Michel Bega
Multimedia Editor
3 minute read
6 Jun 2017
9:33 am

DRIVEN: Renault Clio GT-Line

Michel Bega

Pros far outweigh the cons on this cute hatchback

I’ve always been a believer that French cars are not quite the right choice for South Africa’s roads. I’ve always thought they belonged in France, easing along cobbled Parisian thoroughfares or cruising through the French courtryside.



But I was surprised to find when driving the new Renault Clio GT-Line around Joburg that it provided a very comfortable ride, and caught the attention of some fellow status-obsessed Joburg drivers too.

The car is a beautifully designed, cool, sleek-looking piece of French design.

It features an aggressive looking front, but worked as a compact family vehicle for my family of four.

We found the interior spacious and roomy, with enough leg room at the back for my youngsters. The sporty front bucket seats add to the feeling that this is more than a budget hatch, but also a sporty, fun ride.

Being able to adjust the height of the front car seats is also a useful function, making for a comfortable ride. It was easy to sync my I-phone with the media console and our journeys around the city resulted in each child calling out which song they wanted to hear next in a constant soundtrack dictated by the youngsters in the back seat.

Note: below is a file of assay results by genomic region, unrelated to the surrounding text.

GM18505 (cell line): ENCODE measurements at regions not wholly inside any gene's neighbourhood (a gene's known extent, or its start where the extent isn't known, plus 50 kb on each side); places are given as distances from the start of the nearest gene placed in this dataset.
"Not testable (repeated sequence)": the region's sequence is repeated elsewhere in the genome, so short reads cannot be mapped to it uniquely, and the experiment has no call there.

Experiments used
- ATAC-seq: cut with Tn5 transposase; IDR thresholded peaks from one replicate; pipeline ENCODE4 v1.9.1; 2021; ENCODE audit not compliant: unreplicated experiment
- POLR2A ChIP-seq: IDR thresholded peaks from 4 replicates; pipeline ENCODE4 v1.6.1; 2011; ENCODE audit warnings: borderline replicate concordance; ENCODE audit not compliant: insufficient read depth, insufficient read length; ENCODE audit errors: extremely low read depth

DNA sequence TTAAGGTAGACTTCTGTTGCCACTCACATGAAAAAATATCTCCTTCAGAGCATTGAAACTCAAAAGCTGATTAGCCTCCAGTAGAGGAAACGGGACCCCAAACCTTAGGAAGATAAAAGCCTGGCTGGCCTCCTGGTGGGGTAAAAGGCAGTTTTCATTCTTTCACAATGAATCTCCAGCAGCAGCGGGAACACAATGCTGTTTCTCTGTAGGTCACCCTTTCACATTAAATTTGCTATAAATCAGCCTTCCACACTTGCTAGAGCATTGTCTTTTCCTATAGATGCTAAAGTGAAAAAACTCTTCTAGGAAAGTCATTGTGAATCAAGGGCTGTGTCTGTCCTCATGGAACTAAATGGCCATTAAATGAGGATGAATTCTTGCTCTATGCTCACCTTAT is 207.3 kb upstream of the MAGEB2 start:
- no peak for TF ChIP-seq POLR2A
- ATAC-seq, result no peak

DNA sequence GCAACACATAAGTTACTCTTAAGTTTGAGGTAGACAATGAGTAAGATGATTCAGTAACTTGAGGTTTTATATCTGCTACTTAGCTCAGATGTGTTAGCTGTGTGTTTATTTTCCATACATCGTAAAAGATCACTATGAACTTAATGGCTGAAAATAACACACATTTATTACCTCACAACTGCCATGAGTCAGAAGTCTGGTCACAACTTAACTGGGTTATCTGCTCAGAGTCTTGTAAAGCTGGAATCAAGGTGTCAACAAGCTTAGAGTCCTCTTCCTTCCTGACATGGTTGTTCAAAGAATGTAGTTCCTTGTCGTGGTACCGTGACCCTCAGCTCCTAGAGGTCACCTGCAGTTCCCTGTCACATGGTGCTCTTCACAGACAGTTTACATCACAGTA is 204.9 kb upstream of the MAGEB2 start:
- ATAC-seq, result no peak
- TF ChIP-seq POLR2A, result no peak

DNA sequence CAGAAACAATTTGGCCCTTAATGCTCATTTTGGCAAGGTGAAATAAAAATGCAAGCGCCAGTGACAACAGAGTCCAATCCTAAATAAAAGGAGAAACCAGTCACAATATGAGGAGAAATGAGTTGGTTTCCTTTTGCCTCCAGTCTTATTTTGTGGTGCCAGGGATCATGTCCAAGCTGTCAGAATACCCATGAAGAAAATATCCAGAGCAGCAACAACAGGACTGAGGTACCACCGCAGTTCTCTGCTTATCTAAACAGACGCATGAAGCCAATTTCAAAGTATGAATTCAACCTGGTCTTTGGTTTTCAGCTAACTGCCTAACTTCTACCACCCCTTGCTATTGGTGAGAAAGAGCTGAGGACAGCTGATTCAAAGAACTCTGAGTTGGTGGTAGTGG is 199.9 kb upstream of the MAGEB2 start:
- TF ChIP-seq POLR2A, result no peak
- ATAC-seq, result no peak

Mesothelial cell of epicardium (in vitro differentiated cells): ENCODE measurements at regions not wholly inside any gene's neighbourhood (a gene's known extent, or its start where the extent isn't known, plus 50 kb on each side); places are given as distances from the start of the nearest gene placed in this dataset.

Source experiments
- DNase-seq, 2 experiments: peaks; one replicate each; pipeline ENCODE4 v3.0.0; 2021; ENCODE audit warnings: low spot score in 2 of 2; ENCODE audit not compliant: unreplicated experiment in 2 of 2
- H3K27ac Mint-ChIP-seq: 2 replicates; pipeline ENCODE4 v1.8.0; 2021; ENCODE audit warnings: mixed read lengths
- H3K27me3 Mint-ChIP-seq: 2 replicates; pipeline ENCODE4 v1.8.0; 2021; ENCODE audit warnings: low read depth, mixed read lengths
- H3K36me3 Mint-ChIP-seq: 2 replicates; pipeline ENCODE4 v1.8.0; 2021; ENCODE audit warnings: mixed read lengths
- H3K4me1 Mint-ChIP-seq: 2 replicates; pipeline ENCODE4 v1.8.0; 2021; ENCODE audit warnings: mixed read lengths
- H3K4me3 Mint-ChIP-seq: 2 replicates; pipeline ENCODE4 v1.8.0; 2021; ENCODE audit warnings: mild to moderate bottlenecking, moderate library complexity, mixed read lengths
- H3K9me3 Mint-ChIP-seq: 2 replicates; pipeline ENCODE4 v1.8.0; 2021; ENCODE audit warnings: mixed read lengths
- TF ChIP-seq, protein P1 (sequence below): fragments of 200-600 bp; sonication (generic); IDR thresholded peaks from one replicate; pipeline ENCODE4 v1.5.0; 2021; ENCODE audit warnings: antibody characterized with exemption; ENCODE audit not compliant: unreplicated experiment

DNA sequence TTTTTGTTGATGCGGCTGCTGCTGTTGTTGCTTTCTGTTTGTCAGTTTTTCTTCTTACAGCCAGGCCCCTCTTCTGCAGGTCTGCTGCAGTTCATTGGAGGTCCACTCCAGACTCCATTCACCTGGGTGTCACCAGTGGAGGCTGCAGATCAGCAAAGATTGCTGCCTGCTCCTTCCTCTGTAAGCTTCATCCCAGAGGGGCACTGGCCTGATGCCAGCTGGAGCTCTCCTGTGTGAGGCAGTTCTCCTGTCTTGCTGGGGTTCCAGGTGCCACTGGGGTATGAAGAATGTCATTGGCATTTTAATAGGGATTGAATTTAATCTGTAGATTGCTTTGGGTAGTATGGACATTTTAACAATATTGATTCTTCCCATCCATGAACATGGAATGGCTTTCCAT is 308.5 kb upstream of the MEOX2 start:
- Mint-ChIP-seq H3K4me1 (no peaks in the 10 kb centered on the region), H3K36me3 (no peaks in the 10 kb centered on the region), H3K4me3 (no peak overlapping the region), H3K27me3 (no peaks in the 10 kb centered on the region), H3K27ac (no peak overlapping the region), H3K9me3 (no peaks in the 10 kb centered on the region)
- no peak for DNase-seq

The sound system is superb, projecting with great clarity and not a hint of distortion even at full volume. Admittedly it’s not very loud, but I prefer clarity over excessive volume.



Controls for the entertainment console are also conveniently situated behind the steering wheel on the right-hand side. Admittedly, I found the built-in navigator quite outdated though. On a Saturday evening, as a family we decided to take the children out for an ice cream, but when attempting to find an icecream outlet using the fitted navigator the unit was unable to identify one.

After some frustration I punched the term “ice cream” into Google Maps on my cellphone and a number of options popped up, and as such we made our way to an ice cream vendor in Sandton.

It’s interesting that the technology provided for in these cars is being overtaken so quickly by mobile technology that it might be better for manufacturers to consider partnerships with these technology providers. Additionally, before heading out for said ice cream we had to transfer a child car seat from my wife’s car to the Renault.

Trying to do this at night proved somewhat difficult as there is no back seat light in the vehicle. After fumbling my way in the dark trying to connect the various associated straps I eventually had to get out a torch.

But, other than those few gripes, the car was light, and quick, and definitely had enough power to easily overtake on our sometimes chaotic roads thanks to the added turbo.



Despite being a hatchback, the car had a spacious boot, definitely enough for the schoolbags, kitbags, laptop bags, and some groceries.

The children enjoyed being dropped off at school in the fancy red sports car (as they termed it themselves).

My son is still longingly hoping we will be using the sports car again soon.

Renault Clio GT Line

  • Price: R264 900
  • Engine: Four-cylinder, 1.2 litre, turbopetrol.
  • Fuel consumption (Manufacturer figures): Urban – 6.8 litres per 100km; highway – 5.3l/100km